Last weekend I attended remembrance services in both Illogan and Camborne where there was a record turnout and standing room only in the church. All of the various cadet and scout groups were out in force. I have noticed the attendance from all of these fantastic youth groups grow significantly year after year and it really bodes well for the future.
Next year will see the phased reduction British troops on active combat in Afghanistan the handover to a British trained Afghan Army is acclerated and due be completed by 2014. If the experience in Iraq is anything to go by, peace and normality can follow such a withdrawal of troops provided the groundwork has been done. After more than a decade of conflict, ending the mission in Afghanistan will be a relief for all. As well as the rising number of those killed in action, there have been thousands wounded and tens of thousands who suffer from some form of post traumatic stress and find it difficult to return to normal life.
I went to Afghanistan in 2006 when I worked for David Cameron and saw first-hand the extraordinary professionalism of our armed forces. While there, David Cameron was introduced to a specialist sniper in the army who had just completed his first tour of duty. He can’t have been much more than twenty years old but was earnest beyond his years. His job was to protect patrols from ambush using a long range rifle, particularly in built up areas where Apache attack helicopters could not be used. Later that day we were told in a matter-of-fact, army way that this young man had something they described as “twenty six confirmed kills.” I always remember the phrase because it drove home to me the extraordinary burden we put on our young soldiers. It is not just the risk they take but the things we expect them to do in our name. The then Commander of British Forces in Afghanistan showed me a photo of a platoon of 19 year old soldiers who were on a Chinook helicopter back from their first night time combat mission. They had a haunted look in their eyes and he explained that some soldiers can put things away in their heads better than others but it is never easy.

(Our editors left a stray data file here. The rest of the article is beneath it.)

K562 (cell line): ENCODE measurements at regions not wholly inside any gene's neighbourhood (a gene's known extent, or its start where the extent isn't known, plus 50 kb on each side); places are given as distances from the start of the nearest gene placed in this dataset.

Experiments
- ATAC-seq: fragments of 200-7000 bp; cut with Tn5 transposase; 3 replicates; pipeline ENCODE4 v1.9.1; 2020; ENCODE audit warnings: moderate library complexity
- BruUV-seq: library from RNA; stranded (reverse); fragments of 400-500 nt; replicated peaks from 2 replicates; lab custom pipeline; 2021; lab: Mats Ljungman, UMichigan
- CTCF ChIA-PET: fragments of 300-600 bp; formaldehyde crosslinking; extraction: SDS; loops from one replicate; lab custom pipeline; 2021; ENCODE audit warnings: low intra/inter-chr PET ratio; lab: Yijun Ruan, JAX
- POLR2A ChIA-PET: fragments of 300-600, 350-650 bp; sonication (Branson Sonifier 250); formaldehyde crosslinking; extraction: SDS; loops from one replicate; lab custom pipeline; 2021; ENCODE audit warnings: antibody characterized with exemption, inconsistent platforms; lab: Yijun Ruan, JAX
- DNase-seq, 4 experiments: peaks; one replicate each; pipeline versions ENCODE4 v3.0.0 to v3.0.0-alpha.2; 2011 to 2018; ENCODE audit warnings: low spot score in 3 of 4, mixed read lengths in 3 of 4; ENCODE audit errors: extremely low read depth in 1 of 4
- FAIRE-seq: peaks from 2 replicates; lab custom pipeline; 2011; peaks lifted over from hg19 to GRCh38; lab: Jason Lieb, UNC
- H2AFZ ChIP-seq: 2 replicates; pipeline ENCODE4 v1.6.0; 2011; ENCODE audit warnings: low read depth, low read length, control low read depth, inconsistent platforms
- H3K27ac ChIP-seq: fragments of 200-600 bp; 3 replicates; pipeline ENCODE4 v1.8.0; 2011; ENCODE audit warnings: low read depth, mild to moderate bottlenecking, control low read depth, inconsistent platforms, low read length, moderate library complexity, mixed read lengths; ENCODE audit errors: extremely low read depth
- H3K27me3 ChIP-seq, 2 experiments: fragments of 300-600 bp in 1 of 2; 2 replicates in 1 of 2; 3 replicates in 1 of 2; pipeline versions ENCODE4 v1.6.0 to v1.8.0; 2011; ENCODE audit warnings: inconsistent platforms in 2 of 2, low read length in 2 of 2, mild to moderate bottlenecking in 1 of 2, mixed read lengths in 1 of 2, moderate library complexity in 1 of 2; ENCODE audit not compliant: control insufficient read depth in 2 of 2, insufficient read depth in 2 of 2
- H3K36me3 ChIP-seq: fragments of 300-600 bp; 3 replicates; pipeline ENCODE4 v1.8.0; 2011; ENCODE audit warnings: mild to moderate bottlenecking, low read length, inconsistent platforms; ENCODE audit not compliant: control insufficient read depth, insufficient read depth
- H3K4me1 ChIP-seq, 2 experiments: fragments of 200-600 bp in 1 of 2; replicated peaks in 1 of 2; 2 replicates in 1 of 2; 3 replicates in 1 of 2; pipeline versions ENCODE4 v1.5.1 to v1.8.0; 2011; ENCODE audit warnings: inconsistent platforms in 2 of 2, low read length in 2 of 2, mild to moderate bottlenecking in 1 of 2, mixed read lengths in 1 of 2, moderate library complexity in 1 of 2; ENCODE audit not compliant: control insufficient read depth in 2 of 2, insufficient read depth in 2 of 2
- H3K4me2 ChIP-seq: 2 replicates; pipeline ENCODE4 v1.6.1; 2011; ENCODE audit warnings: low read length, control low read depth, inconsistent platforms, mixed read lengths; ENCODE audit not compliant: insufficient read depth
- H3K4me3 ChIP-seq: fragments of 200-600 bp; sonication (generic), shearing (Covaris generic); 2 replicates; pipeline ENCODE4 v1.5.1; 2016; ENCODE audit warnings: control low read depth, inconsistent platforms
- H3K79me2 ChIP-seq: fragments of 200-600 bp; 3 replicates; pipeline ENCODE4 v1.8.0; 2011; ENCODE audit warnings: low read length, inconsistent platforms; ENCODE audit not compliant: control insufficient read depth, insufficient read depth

A couple of weeks ago I visited Surf Action which is a charity that tries to help combat veterans suffering from Post Traumatic Stress Disorder. Some of their work involves bringing people with similar experiences together socially along with their partners. They organise wildlife walks and surfing lessons, using nature to reconnect people with life. Like some other charities, they also use a range of other psychotherapies and forms of sensory or hypnotherapy to help former soldiers recover from the events that this decade of war has exposed them to. The work of groups like this is vital.
Surf Action is based at Unit 5, Heartlands, Pool. www.surfaction.co.uk. Telephone 01209 613300.